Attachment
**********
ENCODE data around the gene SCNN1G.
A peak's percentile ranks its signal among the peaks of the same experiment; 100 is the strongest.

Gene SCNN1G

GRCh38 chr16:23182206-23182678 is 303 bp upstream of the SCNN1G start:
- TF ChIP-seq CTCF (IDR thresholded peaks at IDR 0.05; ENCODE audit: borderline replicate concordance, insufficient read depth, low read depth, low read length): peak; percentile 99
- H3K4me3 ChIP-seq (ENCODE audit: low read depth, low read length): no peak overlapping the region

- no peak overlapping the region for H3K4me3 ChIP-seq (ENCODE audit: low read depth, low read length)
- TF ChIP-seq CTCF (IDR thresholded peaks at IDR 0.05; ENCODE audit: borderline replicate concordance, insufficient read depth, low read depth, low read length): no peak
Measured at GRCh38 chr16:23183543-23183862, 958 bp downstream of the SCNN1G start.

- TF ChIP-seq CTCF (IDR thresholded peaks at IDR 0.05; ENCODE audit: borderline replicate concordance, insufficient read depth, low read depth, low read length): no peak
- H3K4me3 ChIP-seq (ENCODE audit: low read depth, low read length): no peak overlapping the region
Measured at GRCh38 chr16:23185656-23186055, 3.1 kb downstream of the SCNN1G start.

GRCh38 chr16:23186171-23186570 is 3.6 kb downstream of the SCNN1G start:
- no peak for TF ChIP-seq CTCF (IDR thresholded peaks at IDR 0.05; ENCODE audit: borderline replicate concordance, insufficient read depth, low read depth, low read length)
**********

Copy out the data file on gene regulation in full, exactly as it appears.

ENCODE data around the gene SCNN1G.
A peak's percentile ranks its signal among the peaks of the same experiment; 100 is the strongest.

Gene SCNN1G

GRCh38 chr16:23182206-23182678 is 303 bp upstream of the SCNN1G start:
- TF ChIP-seq CTCF (IDR thresholded peaks at IDR 0.05; ENCODE audit: borderline replicate concordance, insufficient read depth, low read depth, low read length): peak; percentile 99
- H3K4me3 ChIP-seq (ENCODE audit: low read depth, low read length): no peak overlapping the region

- no peak overlapping the region for H3K4me3 ChIP-seq (ENCODE audit: low read depth, low read length)
- TF ChIP-seq CTCF (IDR thresholded peaks at IDR 0.05; ENCODE audit: borderline replicate concordance, insufficient read depth, low read depth, low read length): no peak
Measured at GRCh38 chr16:23183543-23183862, 958 bp downstream of the SCNN1G start.

- TF ChIP-seq CTCF (IDR thresholded peaks at IDR 0.05; ENCODE audit: borderline replicate concordance, insufficient read depth, low read depth, low read length): no peak
- H3K4me3 ChIP-seq (ENCODE audit: low read depth, low read length): no peak overlapping the region
Measured at GRCh38 chr16:23185656-23186055, 3.1 kb downstream of the SCNN1G start.

GRCh38 chr16:23186171-23186570 is 3.6 kb downstream of the SCNN1G start:
- no peak for TF ChIP-seq CTCF (IDR thresholded peaks at IDR 0.05; ENCODE audit: borderline replicate concordance, insufficient read depth, low read depth, low read length)